ICAEW.com works better with JavaScript enabled.
Exclusive

Working with Power Query

Working with Power Query – solving even more business problems

Author: Simon Hurst

Published: 12 May 2022

Exclusive content
Access to our exclusive resources is for specific groups of subscribers.

Having looked in recent years at all sorts of ways in which Power Query can automate the manual and solve the insoluble, in this series we are delving a little deeper into how Power Query works to show how it can be made to do even more. Although most of the time we can achieve what we need just by using the Power Query editor interface and leaving Power Query to create the underlying processes for us, knowing something about how the Power Query formula code works and how to make small changes to the code Power Query has created for us, or even adding our own lines of code, can extend our capabilities significantly. If you are not used to working with code, working with lines of Power Query code is similar to entering functions in Excel cells but with some important differences.

Editing steps

In this part, we will look at making a simple edit to an existing formula line.

As we saw last time, using commands from the editor interface creates new steps in our APPLIED STEPS list and, with the Formula Bar visible, we can see the code behind each new step. It is a good idea to display the Formula Bar and, for certain steps, to check the formula that Power Query has created. The editor does take decisions on our behalf that we might want to check. For example, depending on the number of values involved, a filter might be created as checking that items are equal to the values selected individually from the list of existing values, or that items are not equal to the values that were not selected. This can make a significant difference to the results of the filter process when further items are added.

For this example, we have updated our previous example and added a cell to the original worksheet to contain a date for the user to input to apply a filter to our output:

Excel screenshot

We have used the Name Box to the left of the Formula Bar to apply the Range Name ‘DateTo’ to our input cell. We can then select our cell and use the Data Ribbon tab, Get & Transform Data group, From Table/Range command to load our named range into the Power Query editor. If we look at the formula that Power Query has created for us as the Source step, we can see that it has retrieved the content of a Range Name “DateTo” from the current workbook:

= Excel.CurrentWorkbook(){[Name="DateTo"]}[Content]
Excel screenshot
We will change the type of our single column to Date. There are several different ways to make the date available to other queries. We will just right-click on our only value and choose the Drill Down option:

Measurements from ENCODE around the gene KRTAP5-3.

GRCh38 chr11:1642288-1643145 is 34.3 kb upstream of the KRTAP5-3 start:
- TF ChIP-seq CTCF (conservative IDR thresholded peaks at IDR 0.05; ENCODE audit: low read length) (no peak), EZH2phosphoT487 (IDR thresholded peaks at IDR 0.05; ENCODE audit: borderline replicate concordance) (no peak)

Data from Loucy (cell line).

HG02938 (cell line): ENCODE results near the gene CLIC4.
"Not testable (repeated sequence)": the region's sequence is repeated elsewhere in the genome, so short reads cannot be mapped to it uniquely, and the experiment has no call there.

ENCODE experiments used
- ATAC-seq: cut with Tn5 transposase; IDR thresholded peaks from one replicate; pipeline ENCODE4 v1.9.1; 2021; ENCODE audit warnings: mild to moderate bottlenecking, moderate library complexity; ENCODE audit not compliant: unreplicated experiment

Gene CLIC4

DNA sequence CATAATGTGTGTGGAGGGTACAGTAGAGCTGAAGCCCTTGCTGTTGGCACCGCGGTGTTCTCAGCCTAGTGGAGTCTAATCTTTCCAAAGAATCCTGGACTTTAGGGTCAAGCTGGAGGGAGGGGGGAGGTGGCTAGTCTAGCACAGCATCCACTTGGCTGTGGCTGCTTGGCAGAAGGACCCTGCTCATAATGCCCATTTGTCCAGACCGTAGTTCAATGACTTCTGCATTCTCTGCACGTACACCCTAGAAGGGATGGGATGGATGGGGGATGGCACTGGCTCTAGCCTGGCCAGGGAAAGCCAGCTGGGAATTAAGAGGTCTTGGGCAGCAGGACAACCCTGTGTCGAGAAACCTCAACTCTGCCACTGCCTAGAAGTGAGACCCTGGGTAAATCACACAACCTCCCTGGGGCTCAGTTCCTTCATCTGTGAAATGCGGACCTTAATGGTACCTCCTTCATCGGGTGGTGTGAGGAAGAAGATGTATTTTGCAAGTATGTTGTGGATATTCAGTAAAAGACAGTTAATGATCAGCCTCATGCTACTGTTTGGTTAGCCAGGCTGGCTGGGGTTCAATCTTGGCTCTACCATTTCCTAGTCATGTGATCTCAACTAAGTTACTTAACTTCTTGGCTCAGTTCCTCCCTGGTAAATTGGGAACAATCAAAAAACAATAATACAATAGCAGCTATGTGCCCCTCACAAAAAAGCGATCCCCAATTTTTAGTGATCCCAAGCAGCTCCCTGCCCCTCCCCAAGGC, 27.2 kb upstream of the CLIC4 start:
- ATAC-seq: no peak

Excel screenshot

This converts our table into a single value that we can refer to by its name: DateTo.

We want to use this value to filter our transaction table. If we use the drop down in our Date column header to set a filter, we can choose from a range of different Date Filters. As the name of our input value suggests, we want to include all values up to, and including, that date. The closest option in the list is Before…, but when we choose this, the detailed screen allows additional choices include ‘is before or equal to’. We can then enter a date value, but ‘DateTo’ will just be treated as text and generate an error, so we will enter any date instead as a temporary value:

Excel screenshot
If we look at the formula that we have created, we can see our date of 02/01/2022 as part of the formula. We need to go to the formula bar and replace this value with DateTo:
Excel screenshot

Here you can see our filter date appears in our formula as:

#date(2022, 1, 2)

We select all of this and replace it with dateto:

Excel screenshot
This error demonstrates one of the most significant differences between creating a formula in an Excel cell and within Power Query. Power Query is very text case sensitive. Whether it’s a function name, a column heading or a value, upper and lower case must be used correctly for functions to be recognised or names to match. AutoComplete can help with this. We can see that when we enter the ‘d’ of dateto, AutoComplete suggests a range of options includes DateTo with the correct capitalisation:
Excel screenshot
We can click on the DateTo entry in the AutoComplete list to correct our formula and see our filter work as intended:
Excel community

Useful as AutoComplete is in helping us to find the functions and values we need, and to enter them correctly, it does suffer from one particular irritation. If you start typing in a function name, you can successfully select the full name from the AutoComplete list as long as you haven’t got as far as the full stop in the name. Once you have typed the full stop, selecting your chosen function from the list will concatenate what you have typed, up to the character before the full stop, with the full function name:

dateDate.AddMonths

Conclusion

This example has demonstrated how the Formula Bar is not just useful in helping to check how our interface actions have been translated into the underlying formula, but that it also allows us to edit the formula in the formula bar to extend what we are able to achieve. It’s worth noting that editing the code directly can often be avoided by clicking on the ‘gear’ icon displayed to the right of certain steps. This will open the original dialog that was used to create the step, allowing the formula to be changed by the Power Query editor, rather than making manual changes in the formula bar.

Next time we will investigate formula lines further and look at using the ability to add columns to create our own formula in a similar way to using an Excel function in a worksheet cell.